Decolonization: a betrayal of the masses

At the 1944 Brazzaville conference, bourgeois Resistance leader General Charles de Gaulle promised to abolish the longstanding, discriminatory Indigenous Code. In its place, he presented a vague plan where Africans, as de Gaulle said, "could rise step by step up to the level where they could participate at home in the administration of their own affairs." The Governor-General of French Equatorial Africa at the time of the conference, Félix Éboué, was himself a black man, a Mason and a social-democrat from Guyana. He advocated a policy of "assimilation" at the conference, which was accepted. 

The massive repression and colonial wars needed to maintain French rule in the colonies proved too costly for France's war-torn economy and too unpopular with the working class in France. Between 1945 and 1960, France spent 32.5 billion Gold-Francs in its colonies, twice as much as its received from the US Marshall Plan for post-World War II reconstruction. As de Gaulle explained, "decolonization is our interest, and therefore it is our policy." 

At the same time, however, French imperialism had no intention of giving up control of these colonies, from which it took valuable raw materials and cheap labor. The result was the so-called FranceAfrique system: in exchange for allowing a layer of the African petty-bourgeoisie to formally hold power, French imperialism would keep exploiting its former colonies.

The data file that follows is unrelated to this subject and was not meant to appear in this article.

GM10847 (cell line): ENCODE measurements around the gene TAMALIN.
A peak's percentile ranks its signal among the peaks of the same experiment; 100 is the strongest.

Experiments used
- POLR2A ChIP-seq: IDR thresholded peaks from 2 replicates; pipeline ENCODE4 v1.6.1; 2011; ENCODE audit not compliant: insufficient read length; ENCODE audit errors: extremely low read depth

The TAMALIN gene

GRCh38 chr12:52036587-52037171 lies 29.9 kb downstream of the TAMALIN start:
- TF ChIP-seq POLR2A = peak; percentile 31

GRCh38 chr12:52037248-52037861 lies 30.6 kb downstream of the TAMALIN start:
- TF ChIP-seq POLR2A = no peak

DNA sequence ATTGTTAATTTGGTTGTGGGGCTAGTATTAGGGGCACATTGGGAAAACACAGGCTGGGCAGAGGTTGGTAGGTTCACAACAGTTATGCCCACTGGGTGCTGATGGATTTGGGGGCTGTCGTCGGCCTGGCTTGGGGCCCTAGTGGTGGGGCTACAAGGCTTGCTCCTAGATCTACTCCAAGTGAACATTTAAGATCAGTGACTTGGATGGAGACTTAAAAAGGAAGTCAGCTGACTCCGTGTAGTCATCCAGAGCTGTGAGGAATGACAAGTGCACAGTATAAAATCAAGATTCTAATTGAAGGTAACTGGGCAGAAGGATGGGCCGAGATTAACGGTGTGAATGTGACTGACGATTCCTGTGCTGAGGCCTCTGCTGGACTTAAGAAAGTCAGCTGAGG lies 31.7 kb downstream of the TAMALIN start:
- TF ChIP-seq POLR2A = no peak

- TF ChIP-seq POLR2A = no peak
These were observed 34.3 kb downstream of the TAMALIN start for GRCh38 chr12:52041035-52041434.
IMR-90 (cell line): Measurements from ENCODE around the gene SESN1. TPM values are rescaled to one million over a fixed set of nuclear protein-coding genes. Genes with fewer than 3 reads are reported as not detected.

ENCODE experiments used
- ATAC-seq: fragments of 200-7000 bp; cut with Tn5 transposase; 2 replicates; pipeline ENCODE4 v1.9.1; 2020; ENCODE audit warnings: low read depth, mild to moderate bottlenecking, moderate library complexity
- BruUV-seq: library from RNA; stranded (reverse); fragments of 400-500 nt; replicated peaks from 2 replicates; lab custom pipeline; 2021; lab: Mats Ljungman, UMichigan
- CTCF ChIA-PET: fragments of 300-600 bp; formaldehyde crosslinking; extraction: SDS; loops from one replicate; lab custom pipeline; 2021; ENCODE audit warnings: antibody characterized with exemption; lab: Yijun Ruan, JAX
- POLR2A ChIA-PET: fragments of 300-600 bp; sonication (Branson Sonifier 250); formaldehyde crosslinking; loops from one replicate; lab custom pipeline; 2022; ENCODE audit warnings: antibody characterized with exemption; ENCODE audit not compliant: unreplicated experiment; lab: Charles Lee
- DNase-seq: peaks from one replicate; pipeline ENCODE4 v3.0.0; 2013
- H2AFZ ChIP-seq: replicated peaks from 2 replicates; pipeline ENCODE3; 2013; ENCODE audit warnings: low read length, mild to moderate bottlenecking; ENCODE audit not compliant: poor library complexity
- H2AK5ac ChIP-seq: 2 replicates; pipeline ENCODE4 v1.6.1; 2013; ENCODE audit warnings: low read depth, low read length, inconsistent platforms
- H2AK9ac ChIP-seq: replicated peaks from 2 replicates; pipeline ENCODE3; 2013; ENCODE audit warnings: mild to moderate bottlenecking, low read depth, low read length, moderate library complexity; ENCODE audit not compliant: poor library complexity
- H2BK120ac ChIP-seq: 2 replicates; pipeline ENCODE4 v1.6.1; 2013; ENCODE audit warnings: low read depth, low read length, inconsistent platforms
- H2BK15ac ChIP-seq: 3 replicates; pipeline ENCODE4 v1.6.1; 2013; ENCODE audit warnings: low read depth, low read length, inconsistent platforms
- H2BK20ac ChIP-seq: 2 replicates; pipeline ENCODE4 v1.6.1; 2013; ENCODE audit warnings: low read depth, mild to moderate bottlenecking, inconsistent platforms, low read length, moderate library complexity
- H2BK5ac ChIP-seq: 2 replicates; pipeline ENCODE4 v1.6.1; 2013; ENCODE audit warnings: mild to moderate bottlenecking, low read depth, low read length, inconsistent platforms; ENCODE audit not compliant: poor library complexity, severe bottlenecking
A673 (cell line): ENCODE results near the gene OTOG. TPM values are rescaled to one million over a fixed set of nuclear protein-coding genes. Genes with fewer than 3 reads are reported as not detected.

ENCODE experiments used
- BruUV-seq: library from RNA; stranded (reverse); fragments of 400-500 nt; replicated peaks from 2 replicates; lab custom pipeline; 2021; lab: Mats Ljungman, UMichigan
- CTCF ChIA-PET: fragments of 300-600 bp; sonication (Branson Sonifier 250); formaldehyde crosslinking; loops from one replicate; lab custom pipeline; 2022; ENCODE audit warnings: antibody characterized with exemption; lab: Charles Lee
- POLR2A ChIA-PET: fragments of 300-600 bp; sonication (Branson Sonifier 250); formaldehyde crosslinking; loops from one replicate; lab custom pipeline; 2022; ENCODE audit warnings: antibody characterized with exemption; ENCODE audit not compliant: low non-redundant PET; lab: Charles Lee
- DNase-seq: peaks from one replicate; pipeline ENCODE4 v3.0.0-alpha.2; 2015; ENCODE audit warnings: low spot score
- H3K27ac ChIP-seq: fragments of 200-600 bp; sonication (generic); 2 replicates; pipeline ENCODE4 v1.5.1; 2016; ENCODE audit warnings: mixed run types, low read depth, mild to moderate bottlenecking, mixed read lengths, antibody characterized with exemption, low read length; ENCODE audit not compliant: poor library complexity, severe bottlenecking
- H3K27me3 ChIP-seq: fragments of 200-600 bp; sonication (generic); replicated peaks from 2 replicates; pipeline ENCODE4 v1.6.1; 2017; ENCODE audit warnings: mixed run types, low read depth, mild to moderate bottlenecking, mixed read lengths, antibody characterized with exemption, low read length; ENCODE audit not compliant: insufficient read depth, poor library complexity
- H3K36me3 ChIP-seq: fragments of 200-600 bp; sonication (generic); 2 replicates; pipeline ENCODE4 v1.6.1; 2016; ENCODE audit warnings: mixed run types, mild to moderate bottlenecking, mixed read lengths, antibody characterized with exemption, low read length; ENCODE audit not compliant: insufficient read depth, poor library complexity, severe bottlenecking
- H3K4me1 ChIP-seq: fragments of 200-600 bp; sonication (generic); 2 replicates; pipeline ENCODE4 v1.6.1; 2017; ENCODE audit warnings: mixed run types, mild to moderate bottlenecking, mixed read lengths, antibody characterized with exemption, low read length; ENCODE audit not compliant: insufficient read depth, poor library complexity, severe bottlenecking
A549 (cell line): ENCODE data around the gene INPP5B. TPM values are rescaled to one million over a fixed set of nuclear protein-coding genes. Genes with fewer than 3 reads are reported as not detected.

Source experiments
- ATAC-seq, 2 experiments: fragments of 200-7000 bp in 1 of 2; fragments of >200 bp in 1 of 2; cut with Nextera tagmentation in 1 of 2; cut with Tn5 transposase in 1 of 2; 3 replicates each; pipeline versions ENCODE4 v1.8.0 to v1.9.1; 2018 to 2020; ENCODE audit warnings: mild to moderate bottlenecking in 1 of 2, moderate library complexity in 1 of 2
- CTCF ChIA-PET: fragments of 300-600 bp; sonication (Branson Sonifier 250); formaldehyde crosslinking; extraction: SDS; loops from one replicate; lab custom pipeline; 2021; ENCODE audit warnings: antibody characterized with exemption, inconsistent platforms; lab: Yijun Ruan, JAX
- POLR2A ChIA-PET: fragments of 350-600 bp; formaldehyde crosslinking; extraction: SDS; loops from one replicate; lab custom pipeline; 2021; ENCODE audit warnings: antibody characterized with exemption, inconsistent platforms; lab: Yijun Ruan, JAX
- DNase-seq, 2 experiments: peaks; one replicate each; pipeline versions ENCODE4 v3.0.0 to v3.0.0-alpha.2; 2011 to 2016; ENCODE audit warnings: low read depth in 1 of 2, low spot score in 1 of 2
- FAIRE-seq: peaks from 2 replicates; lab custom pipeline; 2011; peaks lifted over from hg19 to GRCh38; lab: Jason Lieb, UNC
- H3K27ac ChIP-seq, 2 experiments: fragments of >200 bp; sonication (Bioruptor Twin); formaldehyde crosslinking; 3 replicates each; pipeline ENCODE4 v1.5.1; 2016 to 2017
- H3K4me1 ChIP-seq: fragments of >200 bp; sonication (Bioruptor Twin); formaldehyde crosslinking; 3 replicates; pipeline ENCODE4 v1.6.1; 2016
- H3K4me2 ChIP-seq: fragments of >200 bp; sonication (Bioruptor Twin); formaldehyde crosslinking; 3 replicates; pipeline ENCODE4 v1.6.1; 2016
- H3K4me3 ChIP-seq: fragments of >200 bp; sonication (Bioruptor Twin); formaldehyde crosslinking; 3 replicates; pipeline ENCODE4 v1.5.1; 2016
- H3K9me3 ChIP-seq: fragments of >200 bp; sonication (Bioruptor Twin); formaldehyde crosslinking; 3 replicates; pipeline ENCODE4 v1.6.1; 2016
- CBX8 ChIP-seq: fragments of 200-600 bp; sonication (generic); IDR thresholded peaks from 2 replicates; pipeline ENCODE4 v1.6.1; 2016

Bongo later explained this set-up as follows: "Gabon without France, it's a car with no driver. France without Gabon, it's a car with no gas."

If French imperialism was able to carry out this policy, it was above all because the SFIO and the French Communist Party (PCF) repeatedly betrayed the struggles of the working class: the insurrectionary battles during the liberation of France from the Nazis in 1945, and the repeated strike waves after the war. These parties threw their political weight behind de Gaulle, who built his regime by winning the support of French authorities that had ruled under the Nazis.

The social democrats and the Stalinists helped fight France's colonial wars, most prominently in the war policy of SFIO premier Guy Mollet in Algeria. 

The nationally oriented perspective of the PCF also helped French imperialism recruit the African cadre with which it would continue to rule Africa. PCF-affiliated Groupes d'Etudes Communistes (GEC, Communist Study Groups) liquidated into a series of African bourgeois-nationalist parties grouped in the Rassemblement Démocratique Africain (RDA, African Democratic Rally) — whose most prominent leader was future Ivory Coast president Félix Houphouët-Boigny. Within Gabon, the RDA was represented by Léon Mba, the future president of Gabon and political patron of Bongo.